Salt Pond Visitor Center

50 Nauset Rd
Eastham MA 02642
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The Salt Pond Visitor Center, open year-round, is an essential first stop for anyone visiting the Cape Cod National Seashore, which draws over 3 million visitors annually. Located just off Route 6 in Eastham, it's the main visitor facility for the national park that was signed into law by President John F. Kennedy in 1961. The center features an indoor theater (with five different films daily), two walking trails and a bicycle trail, and scenic views of Nauset Marsh and the historic outer beach. There's also a museum, atrium, bookstore and rest rooms on the site. National Park Service rangers are available to answer questions.

Parking and public transportation at Salt Pond Visitor Center
A large lot provides free parking for cars and tour buses. The Cape Cod Regional Transit Authority provides regular local service to the center. Regular service from the Plymouth & Brockton Railway Company is available from Boston (the bus stops at Town Hall down the road, but coach drivers will often drop off riders anywhere along Route 6). Overall, the automobile is the best way to go here, but the bus alternative works for those who would rather not drive or battle summer traffic.

Best and worst time to go to the Salt Pond Visitor Center
If crowds turn you off, avoid the Salt Pond Visitor Center and the Cape's outer beach in July, especially on weekends. After a long winter and school year, most vacationers are charging into summer and on to Cape Cod when July rolls around. Crowds tend to thin out somewhat in late August, and September offers pleasant temperatures (air and water), and beautiful autumnal colors. The largest fall crowds often visit on tour buses.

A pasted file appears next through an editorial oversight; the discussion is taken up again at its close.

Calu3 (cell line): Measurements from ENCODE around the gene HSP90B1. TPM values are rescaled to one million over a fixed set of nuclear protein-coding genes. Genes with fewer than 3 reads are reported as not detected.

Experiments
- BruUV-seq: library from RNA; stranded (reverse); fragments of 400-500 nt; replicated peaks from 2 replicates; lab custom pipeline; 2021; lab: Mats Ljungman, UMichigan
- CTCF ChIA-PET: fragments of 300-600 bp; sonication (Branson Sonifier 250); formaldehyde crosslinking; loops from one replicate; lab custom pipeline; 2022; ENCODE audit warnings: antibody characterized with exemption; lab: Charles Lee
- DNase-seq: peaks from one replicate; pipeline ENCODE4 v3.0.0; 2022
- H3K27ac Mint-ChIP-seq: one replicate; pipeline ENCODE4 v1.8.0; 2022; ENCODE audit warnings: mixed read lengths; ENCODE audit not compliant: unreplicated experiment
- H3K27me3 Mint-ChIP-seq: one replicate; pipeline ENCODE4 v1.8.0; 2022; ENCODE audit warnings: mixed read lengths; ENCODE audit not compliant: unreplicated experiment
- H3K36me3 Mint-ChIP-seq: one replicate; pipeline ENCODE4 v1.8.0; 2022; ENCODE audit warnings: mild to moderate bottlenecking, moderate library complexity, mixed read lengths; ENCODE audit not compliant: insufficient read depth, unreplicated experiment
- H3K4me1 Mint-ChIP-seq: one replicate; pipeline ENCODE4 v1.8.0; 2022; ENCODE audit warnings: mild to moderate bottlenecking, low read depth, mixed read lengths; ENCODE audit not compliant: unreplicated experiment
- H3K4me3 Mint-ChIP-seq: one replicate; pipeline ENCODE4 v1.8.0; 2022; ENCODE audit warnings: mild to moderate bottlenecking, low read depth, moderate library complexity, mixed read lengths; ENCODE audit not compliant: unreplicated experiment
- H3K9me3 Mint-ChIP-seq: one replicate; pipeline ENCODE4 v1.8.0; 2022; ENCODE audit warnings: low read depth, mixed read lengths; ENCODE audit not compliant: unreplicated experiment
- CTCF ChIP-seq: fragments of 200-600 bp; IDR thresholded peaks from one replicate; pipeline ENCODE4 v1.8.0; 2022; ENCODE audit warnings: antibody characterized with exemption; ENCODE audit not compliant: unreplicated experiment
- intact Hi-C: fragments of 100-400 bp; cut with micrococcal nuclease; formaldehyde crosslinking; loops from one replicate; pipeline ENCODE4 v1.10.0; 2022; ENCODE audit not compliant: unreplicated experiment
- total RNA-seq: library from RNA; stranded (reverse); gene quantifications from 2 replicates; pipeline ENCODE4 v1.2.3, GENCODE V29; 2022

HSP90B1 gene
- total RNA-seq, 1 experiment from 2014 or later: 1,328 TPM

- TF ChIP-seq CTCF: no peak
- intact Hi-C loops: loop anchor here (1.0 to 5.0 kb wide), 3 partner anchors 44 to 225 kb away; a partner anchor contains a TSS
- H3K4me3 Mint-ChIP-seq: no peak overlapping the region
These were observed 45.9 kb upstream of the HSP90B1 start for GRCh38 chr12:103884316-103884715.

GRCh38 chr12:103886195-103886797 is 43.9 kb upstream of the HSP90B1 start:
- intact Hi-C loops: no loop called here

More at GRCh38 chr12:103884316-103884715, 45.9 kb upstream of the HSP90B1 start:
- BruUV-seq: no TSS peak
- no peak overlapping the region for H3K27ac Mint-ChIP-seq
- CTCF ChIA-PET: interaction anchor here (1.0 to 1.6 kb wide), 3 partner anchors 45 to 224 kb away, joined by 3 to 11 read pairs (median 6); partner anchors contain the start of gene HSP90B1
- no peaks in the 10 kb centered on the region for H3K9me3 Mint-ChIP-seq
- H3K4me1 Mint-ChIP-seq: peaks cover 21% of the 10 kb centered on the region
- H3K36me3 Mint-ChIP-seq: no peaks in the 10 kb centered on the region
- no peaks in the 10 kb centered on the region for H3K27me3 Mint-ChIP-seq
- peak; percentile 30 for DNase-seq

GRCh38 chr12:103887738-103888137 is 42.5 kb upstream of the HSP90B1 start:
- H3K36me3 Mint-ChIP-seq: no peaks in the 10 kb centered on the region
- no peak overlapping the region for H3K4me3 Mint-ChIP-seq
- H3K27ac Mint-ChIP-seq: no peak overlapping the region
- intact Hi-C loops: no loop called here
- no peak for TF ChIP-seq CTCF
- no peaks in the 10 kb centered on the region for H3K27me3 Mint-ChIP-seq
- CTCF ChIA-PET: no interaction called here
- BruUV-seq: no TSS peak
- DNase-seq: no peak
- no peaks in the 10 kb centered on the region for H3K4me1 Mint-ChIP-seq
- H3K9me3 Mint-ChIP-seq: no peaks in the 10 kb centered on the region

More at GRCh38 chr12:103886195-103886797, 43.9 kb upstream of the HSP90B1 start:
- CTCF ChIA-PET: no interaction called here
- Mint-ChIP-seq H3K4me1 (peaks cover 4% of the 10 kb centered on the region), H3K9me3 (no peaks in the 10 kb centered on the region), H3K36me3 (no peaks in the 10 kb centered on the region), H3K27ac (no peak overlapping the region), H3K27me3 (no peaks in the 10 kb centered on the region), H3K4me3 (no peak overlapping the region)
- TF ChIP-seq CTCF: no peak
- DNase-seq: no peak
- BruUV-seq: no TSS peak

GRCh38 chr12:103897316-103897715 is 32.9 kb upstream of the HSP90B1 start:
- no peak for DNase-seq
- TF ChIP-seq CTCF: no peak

Admission to Salt Pond Visitor Center
Here's one of the great features about the center and its attractions — it's free, whether it be films, the museum, or walking the trails. You may want to bring a few dollars and/or credit card for a souvenir or two that you can purchase at the Eastern National Book Store, which is located in the center. Fees apply for entry to nearby National Seashore beaches; seasonal passes are available.

Must see/do at Salt Pond Visitor Center
Depending on how much time you'd like to spend outdoors here, there are three trails outside the center: the quarter-mile multi-sensory Buttonbush Trail, the scenic 1.5-mile Nauset Marsh trail (portions occasionally flood during high tides), and the Nauset Bicycle Trail, which runs from the center to Coast Guard Beach. Cultural and natural displays are featured in the museum, while models of Cape Cod's plant and animal life are showcased in the atrium. Five films are shown on a rotating basis in the center's indoor theater.

Other places to visit near Salt Pond Visitor Center
The visitor center is the starting point for all things Cape Cod National Seashore, and several of the park's most outstanding attractions are only minutes away. Just down Nauset and Doane Roads (1.5 miles to the east) is Coast Guard Beach, a barrier spit that is regularly rated as one of the top-rated beaches in the world (access is by shuttle bus during the summer). To the northeast is Nauset Light, a lighthouse that offers tours (you may recognize it from the Cape Cod Potato Chips bag), which overlooks its namesake beach. For many visitors, a National Seashore visit isn't complete without sampling the fried clams at Arnold's Lobster and Clam Bar on Route 6 in North Eastham (there's an extensive kids' menu as well).

Inside tip for visitors to Salt Pond Visitors Center
Bugs can be a hateful nuisance at the Cape Cod National Seashore during the late spring and early summer months, especially near Nauset Marsh. Ticks and marsh mosquitoes emerge in early spring and are out in full force during May and June, while biting midges, also known as "no-see-ums," enter the picture in late May and hang on through July (they're at their worst in the late afternoon, in the evening, and on cloudy days). However, the "worst of the worst" might be the green head fly, the insect world's answer to "The Terminator." The fly's bite is painful and often draws blood; a mere swat often has little effect on them.

Don Wilding has been a lifestyle, arts and entertainment, and sports writer and editor for newspapers on Cape Cod and in southeastern Massachusetts for 30 years, and a public speaker on Cape Cod subjects for 15 years. He is a co-founder of the nonprofit Henry Beston Society of Cape Cod.